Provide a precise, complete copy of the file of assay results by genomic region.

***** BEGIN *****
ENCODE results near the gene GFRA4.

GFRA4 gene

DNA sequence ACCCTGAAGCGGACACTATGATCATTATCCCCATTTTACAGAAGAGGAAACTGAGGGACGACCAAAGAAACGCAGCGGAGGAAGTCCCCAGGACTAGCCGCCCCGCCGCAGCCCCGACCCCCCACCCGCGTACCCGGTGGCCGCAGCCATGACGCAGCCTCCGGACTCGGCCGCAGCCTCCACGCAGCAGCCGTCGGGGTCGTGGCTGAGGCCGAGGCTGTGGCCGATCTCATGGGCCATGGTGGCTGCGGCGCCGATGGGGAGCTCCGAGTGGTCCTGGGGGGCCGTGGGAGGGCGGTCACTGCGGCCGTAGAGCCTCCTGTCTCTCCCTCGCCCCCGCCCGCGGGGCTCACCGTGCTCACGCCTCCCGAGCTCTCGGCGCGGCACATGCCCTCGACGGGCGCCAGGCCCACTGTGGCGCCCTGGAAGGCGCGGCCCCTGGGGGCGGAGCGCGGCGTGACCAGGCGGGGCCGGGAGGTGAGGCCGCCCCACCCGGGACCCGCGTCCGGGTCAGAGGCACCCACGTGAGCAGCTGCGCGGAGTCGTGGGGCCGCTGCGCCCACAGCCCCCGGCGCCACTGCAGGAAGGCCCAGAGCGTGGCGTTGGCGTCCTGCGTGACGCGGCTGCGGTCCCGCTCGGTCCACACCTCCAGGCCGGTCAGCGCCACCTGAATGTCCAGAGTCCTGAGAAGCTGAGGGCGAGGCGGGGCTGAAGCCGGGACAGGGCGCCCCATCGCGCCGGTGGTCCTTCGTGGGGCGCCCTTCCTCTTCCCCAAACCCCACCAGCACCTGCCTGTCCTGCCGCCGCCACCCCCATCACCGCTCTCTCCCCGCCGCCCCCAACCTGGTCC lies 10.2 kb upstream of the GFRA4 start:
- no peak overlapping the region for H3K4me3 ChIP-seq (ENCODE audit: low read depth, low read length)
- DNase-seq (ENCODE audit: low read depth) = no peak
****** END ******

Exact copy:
ENCODE results near the gene GFRA4.

GFRA4 gene

DNA sequence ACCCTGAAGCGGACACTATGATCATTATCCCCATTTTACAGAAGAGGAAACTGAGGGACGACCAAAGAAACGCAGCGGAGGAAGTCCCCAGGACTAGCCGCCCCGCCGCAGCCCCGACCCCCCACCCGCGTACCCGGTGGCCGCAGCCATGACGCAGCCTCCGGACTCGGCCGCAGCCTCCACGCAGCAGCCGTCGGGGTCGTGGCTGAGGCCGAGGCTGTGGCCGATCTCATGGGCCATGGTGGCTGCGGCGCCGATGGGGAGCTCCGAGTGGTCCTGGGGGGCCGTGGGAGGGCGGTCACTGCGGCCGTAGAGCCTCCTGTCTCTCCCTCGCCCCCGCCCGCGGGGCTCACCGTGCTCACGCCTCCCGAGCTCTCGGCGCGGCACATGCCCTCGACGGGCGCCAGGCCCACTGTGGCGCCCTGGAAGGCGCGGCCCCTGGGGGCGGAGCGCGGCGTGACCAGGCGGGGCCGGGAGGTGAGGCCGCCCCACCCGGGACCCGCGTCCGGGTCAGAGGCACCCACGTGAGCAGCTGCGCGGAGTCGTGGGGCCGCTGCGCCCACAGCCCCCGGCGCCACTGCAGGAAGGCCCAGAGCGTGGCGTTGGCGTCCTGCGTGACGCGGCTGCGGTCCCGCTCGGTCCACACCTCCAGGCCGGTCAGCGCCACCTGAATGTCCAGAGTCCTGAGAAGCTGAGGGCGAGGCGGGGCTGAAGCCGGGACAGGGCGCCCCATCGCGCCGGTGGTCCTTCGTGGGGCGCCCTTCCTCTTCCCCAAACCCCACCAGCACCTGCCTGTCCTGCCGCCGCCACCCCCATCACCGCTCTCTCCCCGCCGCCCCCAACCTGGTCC lies 10.2 kb upstream of the GFRA4 start:
- no peak overlapping the region for H3K4me3 ChIP-seq (ENCODE audit: low read depth, low read length)
- DNase-seq (ENCODE audit: low read depth) = no peak